Last week I was a guest speaker at the reception organized by distinguished members of Ilaje Forum for the newly-appointed Chief Judge of Ondo State, The Honourable Justice Olusegun Odusola. It was a gathering of notable personalities cutting across the executive, the judiciary and the legislature so it gave me the good opportunity to speak on the role of the judiciary. Permit me to share the text of my paper with you.
As a true worshipper in the temple of justice and a firm believer in democracy, good governance and the rule of law I am very elated to be given the opportunity to make a few remarks in the gathering of key players and institutions relevant to our nascent but fast-growing democracy. Democracy, which today is simply defined by Abraham Lincoln as “the government of the people, by the people and for the people’’, gives the people the free will to choose who governs them and makes laws that bind them.
In our own setting, this is aptly captured under section 14 (2) (a) of the 1999 Constitution which states that “sovereignty belongs to the people of Nigeria from whom government through this Constitution derives all its powers and authority.”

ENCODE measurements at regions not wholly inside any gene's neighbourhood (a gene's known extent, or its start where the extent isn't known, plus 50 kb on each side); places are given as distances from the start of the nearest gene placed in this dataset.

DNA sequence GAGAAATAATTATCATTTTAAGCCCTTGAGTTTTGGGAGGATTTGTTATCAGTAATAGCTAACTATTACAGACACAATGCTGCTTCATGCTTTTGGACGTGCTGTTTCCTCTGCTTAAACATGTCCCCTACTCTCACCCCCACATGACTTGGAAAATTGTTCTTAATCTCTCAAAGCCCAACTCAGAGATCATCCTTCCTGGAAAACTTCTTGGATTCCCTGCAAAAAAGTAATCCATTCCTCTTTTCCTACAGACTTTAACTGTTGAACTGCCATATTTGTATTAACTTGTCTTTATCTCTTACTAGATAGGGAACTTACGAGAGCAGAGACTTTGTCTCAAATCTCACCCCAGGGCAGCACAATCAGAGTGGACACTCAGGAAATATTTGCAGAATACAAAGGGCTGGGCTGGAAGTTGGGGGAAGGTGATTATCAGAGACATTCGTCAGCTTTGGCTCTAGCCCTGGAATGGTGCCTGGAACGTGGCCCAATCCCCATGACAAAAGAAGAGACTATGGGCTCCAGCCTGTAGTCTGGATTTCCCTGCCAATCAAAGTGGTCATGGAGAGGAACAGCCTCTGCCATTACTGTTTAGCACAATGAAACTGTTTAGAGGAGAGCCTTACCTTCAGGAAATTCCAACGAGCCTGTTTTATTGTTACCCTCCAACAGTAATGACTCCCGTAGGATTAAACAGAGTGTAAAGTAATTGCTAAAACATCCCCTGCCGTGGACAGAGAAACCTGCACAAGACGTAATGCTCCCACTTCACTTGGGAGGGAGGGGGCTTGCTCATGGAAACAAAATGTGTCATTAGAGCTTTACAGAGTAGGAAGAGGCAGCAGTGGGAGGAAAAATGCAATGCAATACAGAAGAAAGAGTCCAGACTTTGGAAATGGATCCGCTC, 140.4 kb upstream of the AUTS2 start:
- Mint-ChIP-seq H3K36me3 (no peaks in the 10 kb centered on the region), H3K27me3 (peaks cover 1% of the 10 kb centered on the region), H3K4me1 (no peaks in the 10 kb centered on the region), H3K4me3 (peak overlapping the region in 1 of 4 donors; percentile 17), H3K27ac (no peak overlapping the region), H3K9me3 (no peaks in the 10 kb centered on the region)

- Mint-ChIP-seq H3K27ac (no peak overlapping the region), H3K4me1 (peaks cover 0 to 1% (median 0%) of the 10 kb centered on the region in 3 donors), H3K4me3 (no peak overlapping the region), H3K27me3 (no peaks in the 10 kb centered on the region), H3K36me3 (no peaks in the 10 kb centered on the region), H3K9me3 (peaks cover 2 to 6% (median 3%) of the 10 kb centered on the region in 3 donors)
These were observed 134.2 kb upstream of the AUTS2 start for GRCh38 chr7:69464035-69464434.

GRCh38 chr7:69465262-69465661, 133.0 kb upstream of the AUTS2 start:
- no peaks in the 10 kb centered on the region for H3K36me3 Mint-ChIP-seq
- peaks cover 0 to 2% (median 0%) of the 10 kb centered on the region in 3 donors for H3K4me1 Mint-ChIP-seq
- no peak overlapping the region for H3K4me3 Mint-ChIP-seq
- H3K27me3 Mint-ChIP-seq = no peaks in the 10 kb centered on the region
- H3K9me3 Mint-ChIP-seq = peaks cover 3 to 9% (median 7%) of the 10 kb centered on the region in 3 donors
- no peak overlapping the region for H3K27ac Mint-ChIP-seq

Thus, the people in a democracy are the ultimate power brokers and power wielders, they are like the wheel in a moving vehicle- they make and act through their representatives and whenever there is disagreement, the Judiciary is usually called upon to do justice and settle the disputes between the parties amicably.
Democracy which started from ancient Athens in Greece kicks holistically against oligarchy, autocracy, totalitarianism and anything oppressive in government. Speaking further on the concept of democracy, Abraham Lincoln summarizes his views on democracy thus:
“As I would not be a slave, so I would not be a master. This expresses my idea of democracy.”
For the Professor of Government at the University of Essex, UK, Albert Weale, democracy is a system where “important public decisions on questions of law and policy depend, directly or indirectly, upon public opinion formally expressed by citizens of the community, the vast bulk of whom have equal political rights.”
A common trend that runs through the definitions and conceptualization of the concept of democracy is that democracy is a form of government, that places the people at the centre and in which decisions by elected representatives, must reflect the wishes of the majority of the citizens. Put more succinctly, a society is said to practice democracy where the following tenets exist in their practice to wit: